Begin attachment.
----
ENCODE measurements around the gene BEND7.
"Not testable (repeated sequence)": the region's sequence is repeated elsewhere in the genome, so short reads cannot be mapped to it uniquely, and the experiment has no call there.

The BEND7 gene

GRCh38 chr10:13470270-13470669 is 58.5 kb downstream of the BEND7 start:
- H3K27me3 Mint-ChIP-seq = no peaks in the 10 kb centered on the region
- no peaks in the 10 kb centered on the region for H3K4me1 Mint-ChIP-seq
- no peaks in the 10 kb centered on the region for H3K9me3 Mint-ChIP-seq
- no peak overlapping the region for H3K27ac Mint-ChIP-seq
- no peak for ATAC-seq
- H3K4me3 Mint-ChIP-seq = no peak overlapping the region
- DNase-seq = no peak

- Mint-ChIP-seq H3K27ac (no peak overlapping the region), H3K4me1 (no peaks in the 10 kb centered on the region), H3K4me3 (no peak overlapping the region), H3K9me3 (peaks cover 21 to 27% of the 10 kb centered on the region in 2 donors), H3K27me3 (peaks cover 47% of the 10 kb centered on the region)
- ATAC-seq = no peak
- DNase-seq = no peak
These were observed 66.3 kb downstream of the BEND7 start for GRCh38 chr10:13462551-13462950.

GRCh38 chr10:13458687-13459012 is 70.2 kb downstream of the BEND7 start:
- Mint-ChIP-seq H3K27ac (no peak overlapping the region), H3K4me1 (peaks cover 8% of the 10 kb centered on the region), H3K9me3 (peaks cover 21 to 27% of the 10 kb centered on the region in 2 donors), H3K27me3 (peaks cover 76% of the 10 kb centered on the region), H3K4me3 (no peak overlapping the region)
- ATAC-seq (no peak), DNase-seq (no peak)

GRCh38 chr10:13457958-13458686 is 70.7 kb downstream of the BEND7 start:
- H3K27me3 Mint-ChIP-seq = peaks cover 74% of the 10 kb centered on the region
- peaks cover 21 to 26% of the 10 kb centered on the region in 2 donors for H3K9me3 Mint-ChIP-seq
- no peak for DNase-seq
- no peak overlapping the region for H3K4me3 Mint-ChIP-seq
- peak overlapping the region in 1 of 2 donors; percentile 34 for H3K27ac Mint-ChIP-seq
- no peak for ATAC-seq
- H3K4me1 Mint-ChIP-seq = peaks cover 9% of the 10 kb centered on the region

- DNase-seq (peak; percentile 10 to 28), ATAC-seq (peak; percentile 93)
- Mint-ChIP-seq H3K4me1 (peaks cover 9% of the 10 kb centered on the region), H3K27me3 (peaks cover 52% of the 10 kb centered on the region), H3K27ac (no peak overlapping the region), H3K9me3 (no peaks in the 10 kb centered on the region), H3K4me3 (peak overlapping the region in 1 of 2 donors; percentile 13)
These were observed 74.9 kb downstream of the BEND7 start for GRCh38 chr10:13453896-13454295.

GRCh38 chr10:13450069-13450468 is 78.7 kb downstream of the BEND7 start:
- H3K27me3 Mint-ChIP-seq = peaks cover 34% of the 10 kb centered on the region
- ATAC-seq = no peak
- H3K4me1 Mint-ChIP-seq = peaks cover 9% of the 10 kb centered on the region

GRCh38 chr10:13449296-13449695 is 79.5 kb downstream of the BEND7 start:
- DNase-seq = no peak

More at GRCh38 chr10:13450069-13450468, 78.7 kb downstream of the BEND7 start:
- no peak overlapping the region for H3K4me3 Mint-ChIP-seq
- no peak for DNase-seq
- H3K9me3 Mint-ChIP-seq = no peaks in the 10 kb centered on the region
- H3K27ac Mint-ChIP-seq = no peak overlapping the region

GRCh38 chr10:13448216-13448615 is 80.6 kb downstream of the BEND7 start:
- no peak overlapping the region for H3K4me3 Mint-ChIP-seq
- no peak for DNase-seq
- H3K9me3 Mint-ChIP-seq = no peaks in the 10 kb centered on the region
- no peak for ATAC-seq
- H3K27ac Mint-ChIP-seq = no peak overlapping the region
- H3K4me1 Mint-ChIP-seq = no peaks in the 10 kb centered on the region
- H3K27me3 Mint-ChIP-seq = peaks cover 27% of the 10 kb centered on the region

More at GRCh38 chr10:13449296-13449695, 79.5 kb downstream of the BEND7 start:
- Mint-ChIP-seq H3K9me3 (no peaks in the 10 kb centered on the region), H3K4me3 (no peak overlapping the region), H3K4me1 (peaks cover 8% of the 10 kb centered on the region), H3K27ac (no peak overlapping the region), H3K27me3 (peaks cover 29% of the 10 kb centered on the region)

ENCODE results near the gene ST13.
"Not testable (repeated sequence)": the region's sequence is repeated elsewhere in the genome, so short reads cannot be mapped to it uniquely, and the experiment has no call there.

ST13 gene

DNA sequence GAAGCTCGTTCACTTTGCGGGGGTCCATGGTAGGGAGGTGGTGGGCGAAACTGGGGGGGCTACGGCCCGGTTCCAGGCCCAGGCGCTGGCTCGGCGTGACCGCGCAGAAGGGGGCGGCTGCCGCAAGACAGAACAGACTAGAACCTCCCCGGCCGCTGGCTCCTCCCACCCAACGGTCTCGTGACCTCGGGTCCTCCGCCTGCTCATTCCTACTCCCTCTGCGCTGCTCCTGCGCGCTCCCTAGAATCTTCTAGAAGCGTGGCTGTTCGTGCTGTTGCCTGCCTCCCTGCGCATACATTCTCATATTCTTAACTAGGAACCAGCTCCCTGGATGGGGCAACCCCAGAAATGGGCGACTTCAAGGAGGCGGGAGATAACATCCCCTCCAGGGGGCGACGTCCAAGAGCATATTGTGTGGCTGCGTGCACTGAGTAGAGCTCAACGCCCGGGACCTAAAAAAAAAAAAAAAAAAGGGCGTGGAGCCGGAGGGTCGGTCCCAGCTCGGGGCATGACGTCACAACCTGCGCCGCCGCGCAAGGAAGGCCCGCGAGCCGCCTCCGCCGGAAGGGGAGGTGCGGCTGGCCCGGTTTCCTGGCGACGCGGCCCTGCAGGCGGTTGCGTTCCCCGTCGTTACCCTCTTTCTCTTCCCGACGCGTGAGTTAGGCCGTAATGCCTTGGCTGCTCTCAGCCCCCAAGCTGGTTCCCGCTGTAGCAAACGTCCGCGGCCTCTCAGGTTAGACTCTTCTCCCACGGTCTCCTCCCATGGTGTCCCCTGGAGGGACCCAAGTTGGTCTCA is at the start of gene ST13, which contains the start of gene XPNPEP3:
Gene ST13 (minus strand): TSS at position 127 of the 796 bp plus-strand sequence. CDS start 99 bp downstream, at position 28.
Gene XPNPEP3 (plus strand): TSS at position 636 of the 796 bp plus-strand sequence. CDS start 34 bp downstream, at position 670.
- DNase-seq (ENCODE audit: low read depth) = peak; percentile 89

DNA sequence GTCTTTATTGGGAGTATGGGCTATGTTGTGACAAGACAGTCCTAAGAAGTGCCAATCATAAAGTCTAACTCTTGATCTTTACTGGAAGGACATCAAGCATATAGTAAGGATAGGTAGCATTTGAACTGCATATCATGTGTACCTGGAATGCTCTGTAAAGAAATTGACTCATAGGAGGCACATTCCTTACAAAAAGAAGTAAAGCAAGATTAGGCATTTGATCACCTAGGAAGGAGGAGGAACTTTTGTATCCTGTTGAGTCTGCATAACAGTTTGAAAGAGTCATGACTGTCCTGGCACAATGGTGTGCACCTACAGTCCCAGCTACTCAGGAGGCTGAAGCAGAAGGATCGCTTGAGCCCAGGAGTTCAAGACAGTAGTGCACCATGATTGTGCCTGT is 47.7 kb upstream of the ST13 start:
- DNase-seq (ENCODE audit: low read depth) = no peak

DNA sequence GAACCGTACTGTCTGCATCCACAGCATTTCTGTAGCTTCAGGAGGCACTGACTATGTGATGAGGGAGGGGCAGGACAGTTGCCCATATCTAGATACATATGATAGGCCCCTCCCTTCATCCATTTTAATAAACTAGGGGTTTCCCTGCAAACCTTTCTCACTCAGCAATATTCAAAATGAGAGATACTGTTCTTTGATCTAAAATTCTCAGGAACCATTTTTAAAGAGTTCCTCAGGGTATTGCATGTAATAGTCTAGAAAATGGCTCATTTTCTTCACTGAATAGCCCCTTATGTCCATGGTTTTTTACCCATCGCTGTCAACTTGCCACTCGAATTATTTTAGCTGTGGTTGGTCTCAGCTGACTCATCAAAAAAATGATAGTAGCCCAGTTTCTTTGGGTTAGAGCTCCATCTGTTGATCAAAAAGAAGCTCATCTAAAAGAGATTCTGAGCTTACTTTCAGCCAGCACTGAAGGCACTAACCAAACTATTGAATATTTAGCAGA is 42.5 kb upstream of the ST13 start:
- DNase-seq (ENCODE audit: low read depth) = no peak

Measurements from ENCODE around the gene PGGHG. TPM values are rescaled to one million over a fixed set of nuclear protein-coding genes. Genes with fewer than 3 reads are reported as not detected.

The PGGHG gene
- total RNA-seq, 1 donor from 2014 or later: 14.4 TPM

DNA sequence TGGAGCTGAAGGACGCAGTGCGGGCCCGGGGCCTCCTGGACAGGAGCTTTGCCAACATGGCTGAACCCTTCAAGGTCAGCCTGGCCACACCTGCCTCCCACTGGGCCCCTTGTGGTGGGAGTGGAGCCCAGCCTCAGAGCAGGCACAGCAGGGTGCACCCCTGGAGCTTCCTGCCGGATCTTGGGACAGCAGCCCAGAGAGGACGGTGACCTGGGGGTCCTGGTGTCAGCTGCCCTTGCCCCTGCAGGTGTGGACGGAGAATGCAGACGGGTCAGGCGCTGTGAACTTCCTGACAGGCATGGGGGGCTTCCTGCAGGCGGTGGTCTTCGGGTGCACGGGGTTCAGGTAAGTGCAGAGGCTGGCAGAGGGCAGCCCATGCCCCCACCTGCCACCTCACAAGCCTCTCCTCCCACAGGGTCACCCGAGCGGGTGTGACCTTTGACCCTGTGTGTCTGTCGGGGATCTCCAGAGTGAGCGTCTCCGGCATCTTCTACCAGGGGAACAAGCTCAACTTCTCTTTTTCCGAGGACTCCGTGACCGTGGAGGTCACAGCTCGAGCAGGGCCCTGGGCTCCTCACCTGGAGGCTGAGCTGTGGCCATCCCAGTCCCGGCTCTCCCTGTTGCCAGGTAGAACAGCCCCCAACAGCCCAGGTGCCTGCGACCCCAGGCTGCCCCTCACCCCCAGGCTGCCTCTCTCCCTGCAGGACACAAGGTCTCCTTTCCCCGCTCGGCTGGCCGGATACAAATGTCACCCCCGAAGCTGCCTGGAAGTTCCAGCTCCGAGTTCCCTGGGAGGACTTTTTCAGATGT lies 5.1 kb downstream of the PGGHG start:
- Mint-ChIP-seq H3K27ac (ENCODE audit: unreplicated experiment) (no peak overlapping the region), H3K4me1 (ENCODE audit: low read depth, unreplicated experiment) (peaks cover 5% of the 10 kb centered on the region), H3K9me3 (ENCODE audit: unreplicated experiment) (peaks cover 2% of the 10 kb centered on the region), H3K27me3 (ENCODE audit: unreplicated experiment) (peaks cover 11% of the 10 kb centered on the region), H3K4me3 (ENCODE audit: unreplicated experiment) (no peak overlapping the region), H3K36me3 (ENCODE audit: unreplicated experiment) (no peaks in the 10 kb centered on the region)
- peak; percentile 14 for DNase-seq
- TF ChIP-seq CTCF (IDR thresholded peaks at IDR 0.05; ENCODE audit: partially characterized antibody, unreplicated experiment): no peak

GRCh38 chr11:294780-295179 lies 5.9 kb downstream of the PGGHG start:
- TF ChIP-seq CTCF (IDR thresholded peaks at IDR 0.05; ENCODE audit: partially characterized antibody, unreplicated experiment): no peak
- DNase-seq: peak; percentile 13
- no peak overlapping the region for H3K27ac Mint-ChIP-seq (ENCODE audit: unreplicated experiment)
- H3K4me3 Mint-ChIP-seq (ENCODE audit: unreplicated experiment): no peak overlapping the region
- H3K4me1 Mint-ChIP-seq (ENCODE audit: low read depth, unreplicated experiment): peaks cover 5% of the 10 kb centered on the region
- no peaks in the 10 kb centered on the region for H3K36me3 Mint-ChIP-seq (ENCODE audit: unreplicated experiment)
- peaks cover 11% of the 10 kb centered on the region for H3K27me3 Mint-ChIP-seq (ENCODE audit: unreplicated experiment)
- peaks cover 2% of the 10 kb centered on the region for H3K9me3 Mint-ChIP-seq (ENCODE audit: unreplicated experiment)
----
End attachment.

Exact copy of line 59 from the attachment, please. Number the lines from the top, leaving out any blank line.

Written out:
- DNase-seq (ENCODE audit: low read depth) = no peak